Girl and grand piano
Quote of the Day
”My idea of a good picture is one that is in focus.”
- Andy Warhol, 1979
And, boy, did it show.
Musical alternative to the morning’s radio news
Diana Krall | Fly Me to the Moon | Live in Paris
Long Read of the Day
Whose Democracy Counts When Global Social Media Rules Are Set?
What works for the United States may not work elsewhere, and a provision that seems benign in one national governance context can be anything but, in another.
Insightful essay by Heidi Tworek arguing that when we talk about the impact of social media on democracy, we spend most of the time talking about social media and very little about ‘democracy’ — as if it were a simple and uncontested concept.
Instead of talking about democracy as an abstract, ill-defined ideal, we can examine different definitions of democracy and consider the role of social media in each. By breaking down the components of democracy, we can piece together a more complete picture of how platform governance might address each issue. Perhaps even more crucially, we can follow a global thread to see how solutions that might seem to work in one democracy may prove harmful or extremely complicated in another.
She puts forward a neat idea — to think about democracy is as a Venn diagram of values. For different democracies, these values overlap in different ways.
Worth reading the whole thing.
Hypocrisy, Pulitzer prizes and the New York Times
Zaid Jilani asks whether the New York Times’s behaviour in forcing out a star reporter over claims of racism, only to reassure the Pulitzer Prize Board that he was innocent was hypocritical.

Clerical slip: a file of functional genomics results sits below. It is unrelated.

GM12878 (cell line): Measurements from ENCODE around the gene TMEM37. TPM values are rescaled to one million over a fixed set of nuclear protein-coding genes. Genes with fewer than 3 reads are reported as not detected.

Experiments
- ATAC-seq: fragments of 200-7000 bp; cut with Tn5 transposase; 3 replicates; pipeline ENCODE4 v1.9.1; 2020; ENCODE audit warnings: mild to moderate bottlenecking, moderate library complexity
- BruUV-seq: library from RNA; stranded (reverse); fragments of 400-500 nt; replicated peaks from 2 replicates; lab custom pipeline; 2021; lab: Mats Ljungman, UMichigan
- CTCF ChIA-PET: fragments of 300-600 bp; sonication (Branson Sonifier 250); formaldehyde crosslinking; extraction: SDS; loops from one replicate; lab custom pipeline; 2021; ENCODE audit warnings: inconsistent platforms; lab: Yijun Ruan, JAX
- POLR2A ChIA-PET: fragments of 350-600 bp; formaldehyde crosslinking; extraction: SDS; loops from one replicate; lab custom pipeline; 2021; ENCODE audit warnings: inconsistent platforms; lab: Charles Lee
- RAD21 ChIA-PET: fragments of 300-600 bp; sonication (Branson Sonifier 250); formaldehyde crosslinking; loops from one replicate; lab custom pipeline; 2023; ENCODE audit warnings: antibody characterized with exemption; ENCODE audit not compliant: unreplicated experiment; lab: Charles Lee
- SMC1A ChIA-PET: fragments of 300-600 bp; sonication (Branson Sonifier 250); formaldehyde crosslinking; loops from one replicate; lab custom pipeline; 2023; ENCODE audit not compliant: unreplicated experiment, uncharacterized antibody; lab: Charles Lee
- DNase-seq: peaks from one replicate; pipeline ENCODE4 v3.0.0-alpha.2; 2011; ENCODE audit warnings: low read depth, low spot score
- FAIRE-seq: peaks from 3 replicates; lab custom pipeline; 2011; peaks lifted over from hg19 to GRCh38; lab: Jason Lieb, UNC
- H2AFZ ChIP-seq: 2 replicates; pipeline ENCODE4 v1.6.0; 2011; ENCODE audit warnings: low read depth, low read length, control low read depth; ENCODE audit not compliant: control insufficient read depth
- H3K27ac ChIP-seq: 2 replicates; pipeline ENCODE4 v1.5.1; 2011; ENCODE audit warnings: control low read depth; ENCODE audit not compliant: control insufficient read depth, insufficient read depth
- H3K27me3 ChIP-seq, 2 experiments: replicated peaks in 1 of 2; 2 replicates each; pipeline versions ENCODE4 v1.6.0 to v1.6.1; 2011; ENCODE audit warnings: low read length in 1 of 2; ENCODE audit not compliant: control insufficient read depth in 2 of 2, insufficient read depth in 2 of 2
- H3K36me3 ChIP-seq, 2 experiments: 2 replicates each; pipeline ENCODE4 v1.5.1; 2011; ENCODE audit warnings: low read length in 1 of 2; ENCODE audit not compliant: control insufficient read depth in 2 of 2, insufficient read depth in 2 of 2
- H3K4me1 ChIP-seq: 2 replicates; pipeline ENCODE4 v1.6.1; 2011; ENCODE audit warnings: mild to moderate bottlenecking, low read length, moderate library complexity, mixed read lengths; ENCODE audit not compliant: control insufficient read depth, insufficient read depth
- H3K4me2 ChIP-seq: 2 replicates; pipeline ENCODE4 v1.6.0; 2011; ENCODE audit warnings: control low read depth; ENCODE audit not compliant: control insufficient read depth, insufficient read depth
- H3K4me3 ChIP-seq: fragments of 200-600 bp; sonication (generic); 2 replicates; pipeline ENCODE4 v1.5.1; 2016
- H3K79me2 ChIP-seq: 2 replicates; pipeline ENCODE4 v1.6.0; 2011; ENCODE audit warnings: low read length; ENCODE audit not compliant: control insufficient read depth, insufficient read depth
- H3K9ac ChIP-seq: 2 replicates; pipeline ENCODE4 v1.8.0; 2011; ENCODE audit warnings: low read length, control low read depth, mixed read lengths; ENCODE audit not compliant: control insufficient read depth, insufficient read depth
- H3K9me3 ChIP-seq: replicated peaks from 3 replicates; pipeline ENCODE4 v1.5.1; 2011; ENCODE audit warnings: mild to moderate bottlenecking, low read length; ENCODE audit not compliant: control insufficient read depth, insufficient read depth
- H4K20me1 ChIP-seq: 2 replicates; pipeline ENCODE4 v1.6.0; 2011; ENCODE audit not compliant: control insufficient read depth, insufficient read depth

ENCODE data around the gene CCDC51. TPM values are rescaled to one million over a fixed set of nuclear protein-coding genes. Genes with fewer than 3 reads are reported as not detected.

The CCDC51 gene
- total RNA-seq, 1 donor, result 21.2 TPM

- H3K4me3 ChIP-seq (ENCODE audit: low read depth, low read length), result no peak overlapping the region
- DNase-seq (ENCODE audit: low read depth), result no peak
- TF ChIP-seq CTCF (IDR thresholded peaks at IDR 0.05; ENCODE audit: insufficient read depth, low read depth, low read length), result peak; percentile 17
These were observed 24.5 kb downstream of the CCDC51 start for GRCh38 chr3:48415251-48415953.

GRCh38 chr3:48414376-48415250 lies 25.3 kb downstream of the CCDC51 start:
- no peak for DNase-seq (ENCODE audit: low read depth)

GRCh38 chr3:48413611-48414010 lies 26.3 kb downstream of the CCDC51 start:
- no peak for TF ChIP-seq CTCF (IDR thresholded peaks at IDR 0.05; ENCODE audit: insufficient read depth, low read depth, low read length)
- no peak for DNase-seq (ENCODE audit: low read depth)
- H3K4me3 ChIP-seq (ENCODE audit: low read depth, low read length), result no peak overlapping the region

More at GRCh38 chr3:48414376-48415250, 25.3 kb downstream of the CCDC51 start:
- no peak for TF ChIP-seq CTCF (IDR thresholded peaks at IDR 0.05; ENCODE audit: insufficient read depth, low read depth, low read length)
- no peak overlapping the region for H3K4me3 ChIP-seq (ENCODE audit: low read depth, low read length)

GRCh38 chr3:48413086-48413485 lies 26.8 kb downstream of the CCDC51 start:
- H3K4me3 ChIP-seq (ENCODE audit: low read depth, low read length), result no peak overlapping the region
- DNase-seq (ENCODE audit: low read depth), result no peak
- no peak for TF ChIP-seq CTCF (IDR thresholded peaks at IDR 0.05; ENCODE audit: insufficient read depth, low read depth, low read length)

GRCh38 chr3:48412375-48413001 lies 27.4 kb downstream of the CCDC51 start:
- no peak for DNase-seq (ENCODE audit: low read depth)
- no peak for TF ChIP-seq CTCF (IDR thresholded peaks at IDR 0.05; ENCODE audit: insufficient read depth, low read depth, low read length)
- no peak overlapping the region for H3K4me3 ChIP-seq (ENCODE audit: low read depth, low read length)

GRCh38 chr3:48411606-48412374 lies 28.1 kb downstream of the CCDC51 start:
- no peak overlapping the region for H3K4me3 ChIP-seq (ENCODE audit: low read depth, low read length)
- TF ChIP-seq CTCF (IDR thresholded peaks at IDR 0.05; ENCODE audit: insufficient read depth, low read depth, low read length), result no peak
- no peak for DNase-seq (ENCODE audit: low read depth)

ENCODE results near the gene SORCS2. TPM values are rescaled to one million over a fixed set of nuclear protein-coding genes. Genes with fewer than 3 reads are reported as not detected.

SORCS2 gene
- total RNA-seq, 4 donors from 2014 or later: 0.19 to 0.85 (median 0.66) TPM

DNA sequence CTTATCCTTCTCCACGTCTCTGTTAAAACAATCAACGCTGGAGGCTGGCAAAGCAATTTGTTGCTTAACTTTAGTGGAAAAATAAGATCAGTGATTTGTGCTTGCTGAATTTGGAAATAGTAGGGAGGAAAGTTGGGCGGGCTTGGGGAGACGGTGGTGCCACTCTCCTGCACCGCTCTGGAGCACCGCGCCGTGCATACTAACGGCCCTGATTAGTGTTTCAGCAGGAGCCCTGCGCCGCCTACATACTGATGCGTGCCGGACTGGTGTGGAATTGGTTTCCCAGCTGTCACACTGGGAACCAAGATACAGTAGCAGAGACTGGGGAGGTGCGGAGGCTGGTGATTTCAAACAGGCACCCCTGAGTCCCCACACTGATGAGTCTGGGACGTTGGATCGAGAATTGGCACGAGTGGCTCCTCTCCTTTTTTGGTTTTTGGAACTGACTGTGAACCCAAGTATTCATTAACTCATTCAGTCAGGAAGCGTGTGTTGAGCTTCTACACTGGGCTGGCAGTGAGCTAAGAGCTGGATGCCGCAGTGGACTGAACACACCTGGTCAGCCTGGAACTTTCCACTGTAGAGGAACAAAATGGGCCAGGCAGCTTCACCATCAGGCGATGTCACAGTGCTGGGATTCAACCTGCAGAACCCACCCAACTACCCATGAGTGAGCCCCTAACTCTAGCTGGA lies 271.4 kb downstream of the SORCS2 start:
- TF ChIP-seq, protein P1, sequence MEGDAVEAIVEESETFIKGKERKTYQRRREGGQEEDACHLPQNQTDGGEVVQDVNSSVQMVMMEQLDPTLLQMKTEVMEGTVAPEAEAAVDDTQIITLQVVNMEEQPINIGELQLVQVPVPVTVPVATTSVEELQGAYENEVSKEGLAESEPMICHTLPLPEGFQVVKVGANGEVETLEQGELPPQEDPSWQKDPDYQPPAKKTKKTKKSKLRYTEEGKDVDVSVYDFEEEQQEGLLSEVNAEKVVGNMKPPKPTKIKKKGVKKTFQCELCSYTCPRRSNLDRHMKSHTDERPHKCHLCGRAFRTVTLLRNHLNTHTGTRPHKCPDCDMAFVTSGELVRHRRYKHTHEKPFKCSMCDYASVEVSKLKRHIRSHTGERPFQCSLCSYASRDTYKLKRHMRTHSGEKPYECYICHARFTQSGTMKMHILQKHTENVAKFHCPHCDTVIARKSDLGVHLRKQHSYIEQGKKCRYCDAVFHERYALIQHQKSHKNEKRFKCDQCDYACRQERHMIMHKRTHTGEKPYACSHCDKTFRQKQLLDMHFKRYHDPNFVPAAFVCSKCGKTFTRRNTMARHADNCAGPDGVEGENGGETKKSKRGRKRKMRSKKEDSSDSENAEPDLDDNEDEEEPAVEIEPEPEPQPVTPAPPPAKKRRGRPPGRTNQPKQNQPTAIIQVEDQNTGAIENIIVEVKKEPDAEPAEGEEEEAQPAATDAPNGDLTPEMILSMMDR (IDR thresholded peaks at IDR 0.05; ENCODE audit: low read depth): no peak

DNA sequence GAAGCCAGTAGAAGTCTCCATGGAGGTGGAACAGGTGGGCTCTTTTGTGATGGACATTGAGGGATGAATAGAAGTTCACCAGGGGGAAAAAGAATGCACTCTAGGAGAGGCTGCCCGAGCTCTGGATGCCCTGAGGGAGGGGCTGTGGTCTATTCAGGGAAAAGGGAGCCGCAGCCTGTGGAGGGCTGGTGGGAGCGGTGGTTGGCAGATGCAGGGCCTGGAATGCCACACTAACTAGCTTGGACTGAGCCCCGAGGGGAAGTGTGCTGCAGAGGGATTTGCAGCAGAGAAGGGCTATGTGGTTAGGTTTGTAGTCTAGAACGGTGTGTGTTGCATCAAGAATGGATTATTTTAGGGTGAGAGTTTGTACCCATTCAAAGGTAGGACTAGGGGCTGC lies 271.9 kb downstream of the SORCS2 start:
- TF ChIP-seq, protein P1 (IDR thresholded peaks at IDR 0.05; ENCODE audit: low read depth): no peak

The answer, of course, is yes.
Don McNeil is the star reporter in question, and his treatment by the Times was, in my opinion, unforgivable. It provided a vivid confirmation of Naughton’s First Law of Organisations: All organisations are sociopathic. Which is why Facebook, say, could be entirely staffed by clones of Mahatma Gandhi and St Francis of Assisi and it would still be a toxic organisation — because it will do what it’s constituted to do, namely maximise shareholder value.
Jilani’s account of what happened to McNeil is worth reading, just to get chapter and verse of the case.
Is it time to ditch Chrome?
Answer: yes. I did it long ago, and I get very cross when I come on websites which refuse to work properly if you access them with a less obnoxious browser.
Despite a poor reputation for privacy, Google’s Chrome browser continues to dominate. The web browser has around 65 per cent market share and two billion people are regularly using it. Its closest competitor, Apple’s Safari, lags far behind with under 20 per cent market share. That’s a lot of power, even before you consider Chrome’s data collection practices.
Is Google too big and powerful, and do you need to ditch Chrome for good? Privacy experts say yes. Chrome is tightly integrated with Google’s data gathering infrastructure, including services such as Google search and Gmail – and its market dominance gives it the power to help set new standards across the web. Chrome is one of Google’s most powerful data-gathering tools.
A Day at the Seaside in 1899
This is astonishing — a short movie filmed 132 years ago on the beaches of Étretat and Le Tréport in Normandy, possibly by George Mikes. It’s been enhanced using machine-learning technology and colorisation. The film begins with passengers arriving at Mers-Le Tréport train station. Interesting also to see the preposterous mobile beach huts for more adventurous women to change into swimming costumes. The huts were then rolled down to the water’s edge for a secluded dip in the water.
The ‘enhancements’ were:
- Cleaned noise artifacts
- Increased frame interpolation from 15 fps to 60 fps using Rife
- Increased resolution from 240p to 4000p.
- Colorised using Deoldify
- Created ambient soundtrack.
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